Traditional computers are about zeros and ones, the binary bits that store information. Quantum computers, on the other hand, use quantum bits, or qubits. Qubits store data in a state of superposition, meaning they can be zero, one, or a hybrid of both at the same time (thanks to the nature of quantum physics). Since each individual qubit can occupy a continuum of states representing an infinite number of values, a qubit possesses the powerful capability of processing information in parallel.
Now, what enables efficient qubit/system scaling? Quantum computing components typically operate at cryogenic temperatures—that’s in the neighborhood of zero Kelvin (-273.15 °C). However, it’s challenging to find control circuitry that can run at such extremely cold temperatures. In current architectures, the control circuitry is located remotely from the qubit, with bulky and costly cabling providing the connectivity. This arrangement protects the circuitry from the cryogenic temperatures. However, the amount of cabling needed for the qubits hampers scaling, not to mention latency.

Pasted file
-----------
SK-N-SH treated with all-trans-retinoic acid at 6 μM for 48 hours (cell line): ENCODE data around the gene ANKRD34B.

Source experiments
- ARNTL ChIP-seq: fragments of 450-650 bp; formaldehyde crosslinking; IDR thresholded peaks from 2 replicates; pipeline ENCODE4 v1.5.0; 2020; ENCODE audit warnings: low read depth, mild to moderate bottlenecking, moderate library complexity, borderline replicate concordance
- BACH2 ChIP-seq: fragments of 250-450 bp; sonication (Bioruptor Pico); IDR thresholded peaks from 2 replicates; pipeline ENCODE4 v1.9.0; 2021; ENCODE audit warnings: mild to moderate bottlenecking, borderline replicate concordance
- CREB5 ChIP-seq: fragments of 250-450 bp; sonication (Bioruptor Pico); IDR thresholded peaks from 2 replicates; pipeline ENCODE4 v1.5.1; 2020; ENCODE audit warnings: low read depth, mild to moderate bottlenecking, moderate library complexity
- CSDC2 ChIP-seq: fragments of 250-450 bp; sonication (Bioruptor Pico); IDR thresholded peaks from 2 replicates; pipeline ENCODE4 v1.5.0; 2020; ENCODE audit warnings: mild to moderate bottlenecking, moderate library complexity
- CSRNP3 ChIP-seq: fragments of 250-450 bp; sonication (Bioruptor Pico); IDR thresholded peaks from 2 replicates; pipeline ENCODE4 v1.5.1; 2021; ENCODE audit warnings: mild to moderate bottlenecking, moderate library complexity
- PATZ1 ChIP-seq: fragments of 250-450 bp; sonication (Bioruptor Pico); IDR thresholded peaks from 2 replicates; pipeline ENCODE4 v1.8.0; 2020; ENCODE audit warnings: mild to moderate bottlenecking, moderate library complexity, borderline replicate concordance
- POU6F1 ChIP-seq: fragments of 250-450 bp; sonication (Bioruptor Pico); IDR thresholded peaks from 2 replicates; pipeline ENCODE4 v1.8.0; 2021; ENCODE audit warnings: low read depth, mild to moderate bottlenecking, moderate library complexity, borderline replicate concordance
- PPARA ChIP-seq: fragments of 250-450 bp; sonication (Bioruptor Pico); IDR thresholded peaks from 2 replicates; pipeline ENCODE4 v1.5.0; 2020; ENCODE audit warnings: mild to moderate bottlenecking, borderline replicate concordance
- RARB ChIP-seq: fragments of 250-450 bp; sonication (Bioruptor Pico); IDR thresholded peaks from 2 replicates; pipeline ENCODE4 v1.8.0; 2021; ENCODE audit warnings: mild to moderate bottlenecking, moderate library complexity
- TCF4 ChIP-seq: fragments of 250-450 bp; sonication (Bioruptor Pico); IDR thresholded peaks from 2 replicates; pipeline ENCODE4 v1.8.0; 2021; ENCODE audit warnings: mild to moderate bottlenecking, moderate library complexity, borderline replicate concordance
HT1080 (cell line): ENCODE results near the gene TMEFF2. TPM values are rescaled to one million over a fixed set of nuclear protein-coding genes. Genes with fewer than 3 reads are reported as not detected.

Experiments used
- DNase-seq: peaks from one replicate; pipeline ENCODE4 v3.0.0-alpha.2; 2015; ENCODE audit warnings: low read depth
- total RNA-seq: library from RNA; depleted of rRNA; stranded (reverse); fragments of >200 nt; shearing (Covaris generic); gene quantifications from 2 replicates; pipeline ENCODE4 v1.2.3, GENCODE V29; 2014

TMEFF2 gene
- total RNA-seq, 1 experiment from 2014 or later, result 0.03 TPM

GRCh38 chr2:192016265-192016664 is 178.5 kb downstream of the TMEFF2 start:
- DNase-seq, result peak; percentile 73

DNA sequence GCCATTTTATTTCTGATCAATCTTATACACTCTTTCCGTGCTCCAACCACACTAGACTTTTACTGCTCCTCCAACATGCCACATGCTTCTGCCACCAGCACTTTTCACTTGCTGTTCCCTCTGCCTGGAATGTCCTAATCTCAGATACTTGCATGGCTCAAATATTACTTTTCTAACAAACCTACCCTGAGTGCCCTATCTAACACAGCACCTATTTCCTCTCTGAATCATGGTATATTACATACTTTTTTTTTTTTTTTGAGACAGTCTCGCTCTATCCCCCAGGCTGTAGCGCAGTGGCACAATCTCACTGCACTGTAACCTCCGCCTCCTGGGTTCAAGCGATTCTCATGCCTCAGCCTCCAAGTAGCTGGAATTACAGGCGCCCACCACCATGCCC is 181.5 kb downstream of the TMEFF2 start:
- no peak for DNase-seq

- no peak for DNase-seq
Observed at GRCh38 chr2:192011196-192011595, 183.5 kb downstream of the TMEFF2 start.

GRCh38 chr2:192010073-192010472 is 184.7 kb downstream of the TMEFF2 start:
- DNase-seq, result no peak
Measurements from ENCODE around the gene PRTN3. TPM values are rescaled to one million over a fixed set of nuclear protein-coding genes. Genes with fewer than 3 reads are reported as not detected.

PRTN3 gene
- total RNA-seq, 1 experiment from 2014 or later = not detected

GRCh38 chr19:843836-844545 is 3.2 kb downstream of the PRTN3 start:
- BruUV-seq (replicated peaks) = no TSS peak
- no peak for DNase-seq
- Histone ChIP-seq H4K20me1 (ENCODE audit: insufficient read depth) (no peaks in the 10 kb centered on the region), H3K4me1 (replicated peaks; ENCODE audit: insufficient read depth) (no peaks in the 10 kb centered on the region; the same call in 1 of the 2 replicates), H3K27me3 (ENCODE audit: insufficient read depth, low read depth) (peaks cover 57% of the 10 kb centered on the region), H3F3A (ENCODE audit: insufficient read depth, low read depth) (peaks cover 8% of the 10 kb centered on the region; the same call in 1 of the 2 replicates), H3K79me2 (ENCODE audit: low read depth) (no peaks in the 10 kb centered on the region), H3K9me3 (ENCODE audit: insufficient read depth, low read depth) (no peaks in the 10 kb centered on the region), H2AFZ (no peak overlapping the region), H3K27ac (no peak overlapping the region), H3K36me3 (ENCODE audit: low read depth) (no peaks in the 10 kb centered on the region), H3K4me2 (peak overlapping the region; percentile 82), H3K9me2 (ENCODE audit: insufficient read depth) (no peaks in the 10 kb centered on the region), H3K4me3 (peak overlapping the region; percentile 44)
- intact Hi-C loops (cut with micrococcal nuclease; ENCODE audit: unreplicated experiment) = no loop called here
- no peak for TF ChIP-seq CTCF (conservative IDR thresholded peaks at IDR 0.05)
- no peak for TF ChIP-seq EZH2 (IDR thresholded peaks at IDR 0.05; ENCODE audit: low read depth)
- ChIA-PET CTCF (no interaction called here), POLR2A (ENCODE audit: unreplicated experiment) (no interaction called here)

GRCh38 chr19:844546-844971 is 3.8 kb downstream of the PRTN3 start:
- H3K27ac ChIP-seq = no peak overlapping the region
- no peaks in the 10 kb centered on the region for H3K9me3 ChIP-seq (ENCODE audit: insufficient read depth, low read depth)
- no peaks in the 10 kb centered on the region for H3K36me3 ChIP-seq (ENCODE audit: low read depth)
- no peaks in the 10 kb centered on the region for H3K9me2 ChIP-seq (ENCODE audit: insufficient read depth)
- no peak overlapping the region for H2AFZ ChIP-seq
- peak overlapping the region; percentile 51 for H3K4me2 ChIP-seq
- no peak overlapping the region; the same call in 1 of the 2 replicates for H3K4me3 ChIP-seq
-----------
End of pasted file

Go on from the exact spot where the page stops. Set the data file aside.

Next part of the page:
What’s needed to break through the barriers created by this extreme temperature challenge?
If the control electronics could somehow be co-located with the qubits in the cryostat, the device that maintains these ultra-low temperatures, that could be a solution. But since there’s very limited real estate in the cryostat, the control circuitry would have to be miniaturized for this approach to be feasible. What’s more, today’s semiconductors are only qualified to work down to -40° C.